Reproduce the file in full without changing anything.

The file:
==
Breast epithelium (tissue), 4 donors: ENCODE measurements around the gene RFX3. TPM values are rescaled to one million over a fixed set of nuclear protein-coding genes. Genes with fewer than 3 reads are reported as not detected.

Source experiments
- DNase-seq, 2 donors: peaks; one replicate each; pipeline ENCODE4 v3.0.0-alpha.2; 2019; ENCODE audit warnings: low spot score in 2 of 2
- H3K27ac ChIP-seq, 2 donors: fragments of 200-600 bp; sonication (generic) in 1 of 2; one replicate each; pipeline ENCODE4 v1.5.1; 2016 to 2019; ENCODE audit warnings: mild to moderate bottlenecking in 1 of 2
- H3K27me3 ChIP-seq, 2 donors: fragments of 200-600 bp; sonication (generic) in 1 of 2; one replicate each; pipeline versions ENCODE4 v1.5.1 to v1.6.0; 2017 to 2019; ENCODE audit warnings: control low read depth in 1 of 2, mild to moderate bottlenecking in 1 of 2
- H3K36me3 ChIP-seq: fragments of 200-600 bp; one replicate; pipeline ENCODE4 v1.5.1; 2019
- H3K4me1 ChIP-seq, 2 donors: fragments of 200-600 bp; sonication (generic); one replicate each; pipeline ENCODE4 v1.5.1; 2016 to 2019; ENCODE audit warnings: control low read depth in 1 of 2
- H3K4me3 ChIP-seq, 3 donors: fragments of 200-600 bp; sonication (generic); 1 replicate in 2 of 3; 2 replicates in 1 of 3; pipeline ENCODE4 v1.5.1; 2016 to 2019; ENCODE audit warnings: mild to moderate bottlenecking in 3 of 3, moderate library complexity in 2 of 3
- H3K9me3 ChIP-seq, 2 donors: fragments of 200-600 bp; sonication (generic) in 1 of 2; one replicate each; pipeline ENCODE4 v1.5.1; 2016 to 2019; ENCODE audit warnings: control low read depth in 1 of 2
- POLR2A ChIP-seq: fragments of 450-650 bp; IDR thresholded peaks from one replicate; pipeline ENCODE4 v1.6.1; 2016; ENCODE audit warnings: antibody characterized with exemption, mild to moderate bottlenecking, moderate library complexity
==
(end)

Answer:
Breast epithelium (tissue), 4 donors: ENCODE measurements around the gene RFX3. TPM values are rescaled to one million over a fixed set of nuclear protein-coding genes. Genes with fewer than 3 reads are reported as not detected.

Source experiments
- DNase-seq, 2 donors: peaks; one replicate each; pipeline ENCODE4 v3.0.0-alpha.2; 2019; ENCODE audit warnings: low spot score in 2 of 2
- H3K27ac ChIP-seq, 2 donors: fragments of 200-600 bp; sonication (generic) in 1 of 2; one replicate each; pipeline ENCODE4 v1.5.1; 2016 to 2019; ENCODE audit warnings: mild to moderate bottlenecking in 1 of 2
- H3K27me3 ChIP-seq, 2 donors: fragments of 200-600 bp; sonication (generic) in 1 of 2; one replicate each; pipeline versions ENCODE4 v1.5.1 to v1.6.0; 2017 to 2019; ENCODE audit warnings: control low read depth in 1 of 2, mild to moderate bottlenecking in 1 of 2
- H3K36me3 ChIP-seq: fragments of 200-600 bp; one replicate; pipeline ENCODE4 v1.5.1; 2019
- H3K4me1 ChIP-seq, 2 donors: fragments of 200-600 bp; sonication (generic); one replicate each; pipeline ENCODE4 v1.5.1; 2016 to 2019; ENCODE audit warnings: control low read depth in 1 of 2
- H3K4me3 ChIP-seq, 3 donors: fragments of 200-600 bp; sonication (generic); 1 replicate in 2 of 3; 2 replicates in 1 of 3; pipeline ENCODE4 v1.5.1; 2016 to 2019; ENCODE audit warnings: mild to moderate bottlenecking in 3 of 3, moderate library complexity in 2 of 3
- H3K9me3 ChIP-seq, 2 donors: fragments of 200-600 bp; sonication (generic) in 1 of 2; one replicate each; pipeline ENCODE4 v1.5.1; 2016 to 2019; ENCODE audit warnings: control low read depth in 1 of 2
- POLR2A ChIP-seq: fragments of 450-650 bp; IDR thresholded peaks from one replicate; pipeline ENCODE4 v1.6.1; 2016; ENCODE audit warnings: antibody characterized with exemption, mild to moderate bottlenecking, moderate library complexity